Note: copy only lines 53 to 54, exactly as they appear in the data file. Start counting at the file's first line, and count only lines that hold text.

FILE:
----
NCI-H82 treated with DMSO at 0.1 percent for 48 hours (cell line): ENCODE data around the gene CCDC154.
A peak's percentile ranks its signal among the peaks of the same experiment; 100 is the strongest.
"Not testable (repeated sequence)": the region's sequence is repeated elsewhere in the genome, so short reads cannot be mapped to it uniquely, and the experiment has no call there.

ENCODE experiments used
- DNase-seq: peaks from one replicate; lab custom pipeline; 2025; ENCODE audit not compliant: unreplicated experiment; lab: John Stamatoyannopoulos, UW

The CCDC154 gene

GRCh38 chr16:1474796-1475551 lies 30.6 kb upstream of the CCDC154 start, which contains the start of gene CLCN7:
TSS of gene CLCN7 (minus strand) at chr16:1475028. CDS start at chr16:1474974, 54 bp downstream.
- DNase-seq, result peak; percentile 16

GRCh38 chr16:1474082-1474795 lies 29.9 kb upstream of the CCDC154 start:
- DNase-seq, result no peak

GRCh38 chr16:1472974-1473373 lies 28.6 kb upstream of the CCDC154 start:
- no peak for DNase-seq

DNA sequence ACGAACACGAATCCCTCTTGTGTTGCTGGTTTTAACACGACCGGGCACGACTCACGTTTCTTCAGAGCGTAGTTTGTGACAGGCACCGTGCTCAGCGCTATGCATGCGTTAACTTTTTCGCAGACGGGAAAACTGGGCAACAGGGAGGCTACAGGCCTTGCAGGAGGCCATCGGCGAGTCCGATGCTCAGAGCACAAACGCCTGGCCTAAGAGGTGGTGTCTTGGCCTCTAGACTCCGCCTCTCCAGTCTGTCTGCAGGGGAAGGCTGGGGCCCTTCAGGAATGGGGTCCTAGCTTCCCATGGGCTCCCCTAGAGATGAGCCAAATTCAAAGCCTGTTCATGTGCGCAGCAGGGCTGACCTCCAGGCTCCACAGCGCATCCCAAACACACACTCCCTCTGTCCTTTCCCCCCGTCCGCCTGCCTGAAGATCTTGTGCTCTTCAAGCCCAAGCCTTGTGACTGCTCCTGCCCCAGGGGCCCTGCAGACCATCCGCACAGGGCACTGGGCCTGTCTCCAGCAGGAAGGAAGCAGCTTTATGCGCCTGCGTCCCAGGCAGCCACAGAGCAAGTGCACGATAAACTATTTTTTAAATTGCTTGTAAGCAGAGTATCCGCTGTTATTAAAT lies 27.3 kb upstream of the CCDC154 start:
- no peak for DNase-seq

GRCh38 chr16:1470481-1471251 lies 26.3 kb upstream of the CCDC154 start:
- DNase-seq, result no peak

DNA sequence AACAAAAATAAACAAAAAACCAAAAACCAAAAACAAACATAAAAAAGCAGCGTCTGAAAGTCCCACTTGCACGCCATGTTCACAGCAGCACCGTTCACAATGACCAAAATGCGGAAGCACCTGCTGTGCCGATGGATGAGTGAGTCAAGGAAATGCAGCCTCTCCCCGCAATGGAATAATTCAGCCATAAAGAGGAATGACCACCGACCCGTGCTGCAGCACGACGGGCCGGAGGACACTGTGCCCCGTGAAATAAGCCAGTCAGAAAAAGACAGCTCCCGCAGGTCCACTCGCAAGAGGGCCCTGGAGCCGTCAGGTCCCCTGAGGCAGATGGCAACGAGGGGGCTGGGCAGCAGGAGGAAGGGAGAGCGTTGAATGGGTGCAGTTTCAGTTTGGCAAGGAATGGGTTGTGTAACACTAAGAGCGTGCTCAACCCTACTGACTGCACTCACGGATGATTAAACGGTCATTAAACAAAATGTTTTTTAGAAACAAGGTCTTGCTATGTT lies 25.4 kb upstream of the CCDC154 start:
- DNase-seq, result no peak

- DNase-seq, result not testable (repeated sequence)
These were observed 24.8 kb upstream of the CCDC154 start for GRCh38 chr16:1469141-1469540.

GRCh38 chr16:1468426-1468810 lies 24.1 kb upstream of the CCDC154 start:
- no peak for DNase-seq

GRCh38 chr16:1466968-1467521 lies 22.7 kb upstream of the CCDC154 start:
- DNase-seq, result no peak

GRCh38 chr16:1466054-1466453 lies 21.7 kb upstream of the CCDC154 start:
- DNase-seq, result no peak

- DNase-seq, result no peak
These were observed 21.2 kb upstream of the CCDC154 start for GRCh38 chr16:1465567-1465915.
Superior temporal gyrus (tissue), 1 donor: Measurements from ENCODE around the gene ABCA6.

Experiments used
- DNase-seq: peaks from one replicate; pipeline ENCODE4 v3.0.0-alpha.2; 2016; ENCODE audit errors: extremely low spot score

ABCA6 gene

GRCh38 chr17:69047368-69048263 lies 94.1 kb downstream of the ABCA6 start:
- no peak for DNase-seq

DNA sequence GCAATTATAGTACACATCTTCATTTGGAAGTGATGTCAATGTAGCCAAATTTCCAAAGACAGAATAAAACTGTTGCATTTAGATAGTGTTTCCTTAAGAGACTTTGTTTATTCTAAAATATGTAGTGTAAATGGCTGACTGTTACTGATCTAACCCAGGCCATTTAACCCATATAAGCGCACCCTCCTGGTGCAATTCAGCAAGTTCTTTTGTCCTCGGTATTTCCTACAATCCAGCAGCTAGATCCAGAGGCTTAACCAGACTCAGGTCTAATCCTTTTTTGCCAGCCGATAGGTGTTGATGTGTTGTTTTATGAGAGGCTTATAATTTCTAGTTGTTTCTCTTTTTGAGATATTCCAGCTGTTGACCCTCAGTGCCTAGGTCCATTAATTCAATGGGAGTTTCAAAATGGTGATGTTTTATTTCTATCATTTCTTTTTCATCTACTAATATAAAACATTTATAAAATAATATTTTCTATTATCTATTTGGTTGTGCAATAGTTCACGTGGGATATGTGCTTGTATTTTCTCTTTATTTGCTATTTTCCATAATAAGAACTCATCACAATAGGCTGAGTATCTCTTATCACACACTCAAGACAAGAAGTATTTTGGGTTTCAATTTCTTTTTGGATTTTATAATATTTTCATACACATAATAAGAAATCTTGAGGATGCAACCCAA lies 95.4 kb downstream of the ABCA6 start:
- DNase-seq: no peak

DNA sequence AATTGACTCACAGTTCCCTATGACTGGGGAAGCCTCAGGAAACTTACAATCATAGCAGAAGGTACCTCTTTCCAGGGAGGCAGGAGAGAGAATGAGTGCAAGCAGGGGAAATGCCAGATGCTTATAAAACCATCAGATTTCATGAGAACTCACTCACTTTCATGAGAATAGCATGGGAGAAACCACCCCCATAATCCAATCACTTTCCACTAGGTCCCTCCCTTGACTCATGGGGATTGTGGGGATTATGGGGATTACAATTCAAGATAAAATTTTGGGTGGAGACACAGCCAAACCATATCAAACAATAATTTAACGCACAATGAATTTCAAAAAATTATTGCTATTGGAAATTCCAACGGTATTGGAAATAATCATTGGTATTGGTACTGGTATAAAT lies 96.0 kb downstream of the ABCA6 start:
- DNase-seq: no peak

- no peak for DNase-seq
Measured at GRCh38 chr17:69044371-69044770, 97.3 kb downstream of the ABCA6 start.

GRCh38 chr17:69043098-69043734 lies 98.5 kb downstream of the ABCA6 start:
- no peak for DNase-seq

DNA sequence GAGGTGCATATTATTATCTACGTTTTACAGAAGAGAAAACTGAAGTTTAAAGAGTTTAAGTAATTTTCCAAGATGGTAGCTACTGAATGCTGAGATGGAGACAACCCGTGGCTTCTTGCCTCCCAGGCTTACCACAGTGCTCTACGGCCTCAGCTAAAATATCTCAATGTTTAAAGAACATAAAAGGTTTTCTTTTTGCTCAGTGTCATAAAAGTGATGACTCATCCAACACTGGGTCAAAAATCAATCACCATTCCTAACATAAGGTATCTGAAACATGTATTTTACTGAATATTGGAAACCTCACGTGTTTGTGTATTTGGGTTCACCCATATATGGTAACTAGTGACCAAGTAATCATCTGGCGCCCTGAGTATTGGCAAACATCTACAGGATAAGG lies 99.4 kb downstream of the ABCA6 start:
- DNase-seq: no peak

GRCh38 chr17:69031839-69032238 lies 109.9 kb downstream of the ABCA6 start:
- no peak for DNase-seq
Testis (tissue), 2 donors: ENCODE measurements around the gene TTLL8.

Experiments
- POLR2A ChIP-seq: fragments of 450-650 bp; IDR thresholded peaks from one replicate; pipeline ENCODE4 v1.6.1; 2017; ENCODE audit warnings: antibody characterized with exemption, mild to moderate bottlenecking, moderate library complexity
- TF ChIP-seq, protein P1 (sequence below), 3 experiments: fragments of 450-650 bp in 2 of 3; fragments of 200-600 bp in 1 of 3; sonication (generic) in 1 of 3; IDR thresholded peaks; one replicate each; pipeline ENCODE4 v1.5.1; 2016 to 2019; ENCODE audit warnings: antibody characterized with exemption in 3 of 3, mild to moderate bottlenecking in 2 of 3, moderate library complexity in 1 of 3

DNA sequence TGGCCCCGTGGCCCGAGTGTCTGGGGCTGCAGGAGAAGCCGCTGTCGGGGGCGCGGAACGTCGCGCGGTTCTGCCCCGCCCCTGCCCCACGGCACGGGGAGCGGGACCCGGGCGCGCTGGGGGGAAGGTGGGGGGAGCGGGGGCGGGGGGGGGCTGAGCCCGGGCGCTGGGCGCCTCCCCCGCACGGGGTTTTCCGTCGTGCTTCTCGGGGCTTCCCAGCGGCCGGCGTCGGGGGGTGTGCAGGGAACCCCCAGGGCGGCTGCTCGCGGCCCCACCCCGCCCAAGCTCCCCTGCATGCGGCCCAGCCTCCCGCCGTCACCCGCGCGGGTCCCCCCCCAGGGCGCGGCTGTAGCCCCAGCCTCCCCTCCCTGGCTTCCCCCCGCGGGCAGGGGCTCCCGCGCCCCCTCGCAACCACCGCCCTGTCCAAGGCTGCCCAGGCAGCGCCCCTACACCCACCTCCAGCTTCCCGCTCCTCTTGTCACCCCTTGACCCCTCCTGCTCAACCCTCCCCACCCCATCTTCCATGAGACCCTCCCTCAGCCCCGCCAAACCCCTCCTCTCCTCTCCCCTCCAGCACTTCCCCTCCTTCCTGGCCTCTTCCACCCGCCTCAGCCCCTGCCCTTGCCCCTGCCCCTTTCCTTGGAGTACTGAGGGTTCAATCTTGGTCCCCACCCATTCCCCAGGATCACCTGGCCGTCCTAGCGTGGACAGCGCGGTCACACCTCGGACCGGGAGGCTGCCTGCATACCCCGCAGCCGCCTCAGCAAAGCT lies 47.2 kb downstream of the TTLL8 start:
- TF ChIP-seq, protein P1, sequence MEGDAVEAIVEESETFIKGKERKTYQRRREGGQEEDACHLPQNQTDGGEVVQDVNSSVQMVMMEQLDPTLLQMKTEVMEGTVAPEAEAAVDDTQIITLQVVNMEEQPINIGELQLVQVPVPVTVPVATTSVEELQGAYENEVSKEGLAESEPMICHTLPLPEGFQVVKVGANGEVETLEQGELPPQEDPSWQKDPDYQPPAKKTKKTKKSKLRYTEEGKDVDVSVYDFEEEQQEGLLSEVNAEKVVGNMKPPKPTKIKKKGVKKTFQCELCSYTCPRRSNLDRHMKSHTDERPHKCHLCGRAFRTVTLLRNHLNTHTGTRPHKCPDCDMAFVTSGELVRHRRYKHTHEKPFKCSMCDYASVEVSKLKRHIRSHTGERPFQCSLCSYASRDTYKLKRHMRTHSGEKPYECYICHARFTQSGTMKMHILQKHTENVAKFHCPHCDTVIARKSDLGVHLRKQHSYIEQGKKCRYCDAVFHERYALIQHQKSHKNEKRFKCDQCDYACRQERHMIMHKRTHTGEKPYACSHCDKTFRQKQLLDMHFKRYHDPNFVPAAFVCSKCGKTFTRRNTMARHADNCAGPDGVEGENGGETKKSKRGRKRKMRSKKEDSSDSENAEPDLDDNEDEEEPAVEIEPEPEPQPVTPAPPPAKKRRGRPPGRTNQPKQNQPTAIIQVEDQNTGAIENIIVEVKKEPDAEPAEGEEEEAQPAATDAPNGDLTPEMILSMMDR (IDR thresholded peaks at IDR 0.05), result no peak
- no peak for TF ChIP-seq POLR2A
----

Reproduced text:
- TF ChIP-seq, protein P1, sequence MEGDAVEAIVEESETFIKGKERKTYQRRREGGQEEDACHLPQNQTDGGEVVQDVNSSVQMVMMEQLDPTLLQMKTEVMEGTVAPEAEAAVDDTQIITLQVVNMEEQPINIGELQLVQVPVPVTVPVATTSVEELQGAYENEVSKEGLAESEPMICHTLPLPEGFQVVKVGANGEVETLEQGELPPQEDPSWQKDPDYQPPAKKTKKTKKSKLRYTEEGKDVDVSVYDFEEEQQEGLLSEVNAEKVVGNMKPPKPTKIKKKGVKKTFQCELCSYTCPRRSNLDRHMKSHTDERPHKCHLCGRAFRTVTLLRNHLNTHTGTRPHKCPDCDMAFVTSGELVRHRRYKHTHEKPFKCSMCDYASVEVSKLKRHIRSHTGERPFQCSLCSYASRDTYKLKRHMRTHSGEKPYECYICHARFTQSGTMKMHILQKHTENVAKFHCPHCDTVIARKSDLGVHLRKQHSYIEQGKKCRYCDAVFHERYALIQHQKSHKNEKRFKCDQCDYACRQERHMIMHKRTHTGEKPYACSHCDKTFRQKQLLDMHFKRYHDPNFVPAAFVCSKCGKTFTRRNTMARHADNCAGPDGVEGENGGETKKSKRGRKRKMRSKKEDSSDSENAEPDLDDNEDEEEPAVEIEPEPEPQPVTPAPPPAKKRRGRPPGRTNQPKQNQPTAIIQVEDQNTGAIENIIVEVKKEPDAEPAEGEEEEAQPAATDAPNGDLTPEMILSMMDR (IDR thresholded peaks at IDR 0.05), result no peak
- no peak for TF ChIP-seq POLR2A